disseminated information in a potentially explosive and damaging
Media outlets aren't broadly linking to the Wikileaks
page in question, but anybody with even cursory Google skills can
find it in around 15 seconds.
One could make the argument that Conroy's crusade for web
filtering means he bears the full responsibility for the
publication of Wikileaks' directory of smut; will he count that on
his list of achievements as the Rudd Government argues its case for
Yet the response also raises thorny legal questions: has an
offence been committed by publishing a URL — just a string of
characters that is in and of itself no less offensive than
www.dbcde.gov.au — even if it's not accessed?
Even if so, how can
people be punished for publishing a prohibited URL if they have no
way of knowing it's prohibited? If I were to publish the name and
address of the neighbourhood sex shop — which is sandwiched in a
local strip mall between a takeaway shop and, ironically enough, a
retail front for a local ISP — would that be an offence? Or, even,
I've already elucidated my argument that while
anything stemming the flow of child pornography is a good idea,
Conroy's filtering approach is simply incompatible with the ideals
of a free and democratic society. The events of the past week show
that it's also a catalyst for problems — and will remain a
rallying point for internet libertarians determined to expose the
blacklist to the world. The inevitable publication of other
"real" blacklists will have regulators jumping at shadows and in
a disadvantaged position to promote a filtering scheme whose
credibility has been seriously undermined.
Some good may yet come from this exercise, however. If the real
list were found to include objectionable but not inherently illegal
content, as many fear, it would shatter the air of legitimacy about
the whole process that Conroy has worked so hard to create. Indeed,
the list already does apparently include such content: witness
ACMA's recent stand-over tactics against
The site in question, like many on the Wikileaks' list,
may be graphically nasty and morally objectionable (I haven't seen
it) but descriptions do not suggest it falls within the brief of
prohibited content which, as outlined by Conroy, includes "child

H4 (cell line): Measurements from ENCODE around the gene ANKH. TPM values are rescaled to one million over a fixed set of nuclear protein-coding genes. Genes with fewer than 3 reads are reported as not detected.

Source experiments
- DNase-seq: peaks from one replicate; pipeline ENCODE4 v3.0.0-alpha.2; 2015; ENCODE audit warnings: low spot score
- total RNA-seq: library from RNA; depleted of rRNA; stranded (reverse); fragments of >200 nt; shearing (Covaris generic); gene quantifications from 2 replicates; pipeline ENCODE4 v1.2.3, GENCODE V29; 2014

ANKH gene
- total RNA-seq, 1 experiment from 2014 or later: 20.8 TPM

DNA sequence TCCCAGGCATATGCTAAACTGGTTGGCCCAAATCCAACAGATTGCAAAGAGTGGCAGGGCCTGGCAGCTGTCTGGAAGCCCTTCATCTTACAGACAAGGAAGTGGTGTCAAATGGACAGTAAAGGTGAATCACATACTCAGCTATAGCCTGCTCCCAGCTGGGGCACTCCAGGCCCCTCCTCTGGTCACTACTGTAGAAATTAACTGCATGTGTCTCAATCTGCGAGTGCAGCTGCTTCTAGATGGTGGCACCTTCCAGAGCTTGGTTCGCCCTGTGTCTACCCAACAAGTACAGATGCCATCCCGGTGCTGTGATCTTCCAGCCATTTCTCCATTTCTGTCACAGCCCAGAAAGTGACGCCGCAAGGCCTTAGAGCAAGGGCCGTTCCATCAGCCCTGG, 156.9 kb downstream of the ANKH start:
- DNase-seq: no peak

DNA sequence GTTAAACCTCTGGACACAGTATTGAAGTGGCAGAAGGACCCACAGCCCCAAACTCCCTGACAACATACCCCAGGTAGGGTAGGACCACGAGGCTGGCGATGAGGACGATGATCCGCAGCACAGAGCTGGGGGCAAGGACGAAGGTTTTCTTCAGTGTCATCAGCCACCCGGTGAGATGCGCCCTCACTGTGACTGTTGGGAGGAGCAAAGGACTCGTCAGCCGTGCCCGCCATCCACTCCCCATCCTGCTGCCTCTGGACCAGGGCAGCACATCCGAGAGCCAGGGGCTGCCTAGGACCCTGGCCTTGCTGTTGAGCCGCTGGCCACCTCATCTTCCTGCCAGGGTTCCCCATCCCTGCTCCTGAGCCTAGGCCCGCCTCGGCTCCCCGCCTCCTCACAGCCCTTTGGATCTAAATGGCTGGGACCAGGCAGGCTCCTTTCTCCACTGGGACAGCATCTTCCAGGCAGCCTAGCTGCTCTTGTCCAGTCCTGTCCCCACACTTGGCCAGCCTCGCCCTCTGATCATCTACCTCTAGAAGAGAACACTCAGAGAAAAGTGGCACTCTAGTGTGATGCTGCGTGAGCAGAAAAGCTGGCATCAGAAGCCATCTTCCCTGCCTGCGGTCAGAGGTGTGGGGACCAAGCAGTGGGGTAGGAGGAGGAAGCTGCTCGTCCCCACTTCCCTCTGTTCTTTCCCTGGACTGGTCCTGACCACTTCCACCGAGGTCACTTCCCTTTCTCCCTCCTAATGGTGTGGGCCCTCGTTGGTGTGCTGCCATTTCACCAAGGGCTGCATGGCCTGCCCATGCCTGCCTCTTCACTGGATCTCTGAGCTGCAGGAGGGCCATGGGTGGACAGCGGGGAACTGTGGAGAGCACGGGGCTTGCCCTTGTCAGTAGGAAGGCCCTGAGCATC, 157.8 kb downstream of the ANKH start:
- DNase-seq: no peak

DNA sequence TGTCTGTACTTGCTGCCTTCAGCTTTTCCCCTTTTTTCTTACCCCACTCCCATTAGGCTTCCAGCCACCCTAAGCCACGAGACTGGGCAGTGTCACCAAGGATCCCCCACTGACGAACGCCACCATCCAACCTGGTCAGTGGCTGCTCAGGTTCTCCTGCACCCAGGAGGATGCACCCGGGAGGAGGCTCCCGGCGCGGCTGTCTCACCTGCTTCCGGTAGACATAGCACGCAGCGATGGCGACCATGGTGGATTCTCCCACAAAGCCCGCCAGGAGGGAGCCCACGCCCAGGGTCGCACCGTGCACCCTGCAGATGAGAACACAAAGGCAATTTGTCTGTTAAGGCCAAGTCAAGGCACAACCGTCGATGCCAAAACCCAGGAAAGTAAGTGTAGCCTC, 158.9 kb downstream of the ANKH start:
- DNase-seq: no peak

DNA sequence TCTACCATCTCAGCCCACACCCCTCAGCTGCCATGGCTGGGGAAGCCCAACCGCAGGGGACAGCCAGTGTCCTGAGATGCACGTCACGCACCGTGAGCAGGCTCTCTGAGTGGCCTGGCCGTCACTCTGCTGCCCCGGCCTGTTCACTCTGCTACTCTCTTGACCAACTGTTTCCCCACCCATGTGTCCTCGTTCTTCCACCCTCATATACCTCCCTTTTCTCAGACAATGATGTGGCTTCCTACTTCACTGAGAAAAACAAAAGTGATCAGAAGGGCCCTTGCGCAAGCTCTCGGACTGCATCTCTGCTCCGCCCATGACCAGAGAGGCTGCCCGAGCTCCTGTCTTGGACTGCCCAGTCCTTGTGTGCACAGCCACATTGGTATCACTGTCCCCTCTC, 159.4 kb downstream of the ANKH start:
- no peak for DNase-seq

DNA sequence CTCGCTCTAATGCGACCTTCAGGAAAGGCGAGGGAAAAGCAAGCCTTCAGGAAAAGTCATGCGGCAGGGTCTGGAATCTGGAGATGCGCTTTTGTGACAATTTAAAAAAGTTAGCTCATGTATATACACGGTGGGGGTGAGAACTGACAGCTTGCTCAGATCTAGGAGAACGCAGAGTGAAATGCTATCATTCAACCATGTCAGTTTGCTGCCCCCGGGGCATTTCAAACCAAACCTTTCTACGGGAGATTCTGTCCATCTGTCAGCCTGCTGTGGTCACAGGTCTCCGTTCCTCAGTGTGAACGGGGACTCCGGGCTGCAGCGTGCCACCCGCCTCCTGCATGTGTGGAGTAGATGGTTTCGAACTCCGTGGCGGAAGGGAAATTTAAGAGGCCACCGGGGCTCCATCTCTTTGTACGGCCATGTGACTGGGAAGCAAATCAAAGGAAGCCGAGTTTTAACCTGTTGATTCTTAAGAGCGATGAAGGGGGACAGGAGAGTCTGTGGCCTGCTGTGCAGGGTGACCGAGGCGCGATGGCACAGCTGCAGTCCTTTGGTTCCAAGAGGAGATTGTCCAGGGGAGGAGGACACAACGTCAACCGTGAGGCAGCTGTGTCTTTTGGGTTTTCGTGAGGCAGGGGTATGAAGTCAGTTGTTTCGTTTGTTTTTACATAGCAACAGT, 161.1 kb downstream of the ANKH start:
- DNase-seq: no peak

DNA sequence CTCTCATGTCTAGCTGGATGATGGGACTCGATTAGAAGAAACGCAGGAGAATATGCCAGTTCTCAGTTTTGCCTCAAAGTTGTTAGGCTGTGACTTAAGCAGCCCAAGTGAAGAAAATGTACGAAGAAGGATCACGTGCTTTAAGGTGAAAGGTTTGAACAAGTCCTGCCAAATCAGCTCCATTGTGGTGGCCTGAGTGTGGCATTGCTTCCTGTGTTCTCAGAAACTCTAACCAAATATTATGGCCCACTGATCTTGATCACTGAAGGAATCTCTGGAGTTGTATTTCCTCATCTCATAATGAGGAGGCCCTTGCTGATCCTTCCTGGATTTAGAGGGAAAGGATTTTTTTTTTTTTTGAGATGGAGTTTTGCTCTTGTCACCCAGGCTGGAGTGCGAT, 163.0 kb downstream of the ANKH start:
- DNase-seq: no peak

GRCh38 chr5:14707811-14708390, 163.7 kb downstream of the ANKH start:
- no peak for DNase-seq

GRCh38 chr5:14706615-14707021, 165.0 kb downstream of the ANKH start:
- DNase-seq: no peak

sexual abuse imagery, bestiality, sexual violence, detailed
instruction in crime, violence or drug use and/or material that
advocates the doing of a terrorist act."
Even if the ACMA blacklist were
published, down to the letter, Conroy and ACMA would likely just
deny it. Which means we will never know just what kind of web
filtering regime we are subject to.
Expanding the web filter to include sites for political or
ideological motivations would taint the whole process, validate
critics' claims of intellectual censorship, and leave the
government no option but to scrap the whole heaving, lurching,
onerous, bloated, misguided exercise altogether. For this reason,
Conroy and ACMA must be fastidious about ensuring the list's
character and content will hold up to scrutiny against the stated
criteria for inclusion.
Of course, the government's response confirms what we may have
already have inferred: even if the ACMA blacklist were published,
down to the letter, Conroy and ACMA would likely just deny it.
Which means we will never know just what kind of web filtering
regime we are subject to. Which undermines the whole concept of
transparent governance that Rudd's government was supposed to
Which makes me wonder, yet again, why Conroy is even bothering
with all this when existing opt-in solutions were more than
adequate. Fuel cells, after all, may have sounded like a good idea
at the time, but I'll bet the Bond baddies were soon wishing
they'd accepted the lower contractor's bid and just gone with
good old-fashioned petrol generators.
What do you think? Was it the blacklist or wasn't it? Has
the leak undermined the real list's effectiveness forever? Or is
it just confirmation we need the filter even more than Conroy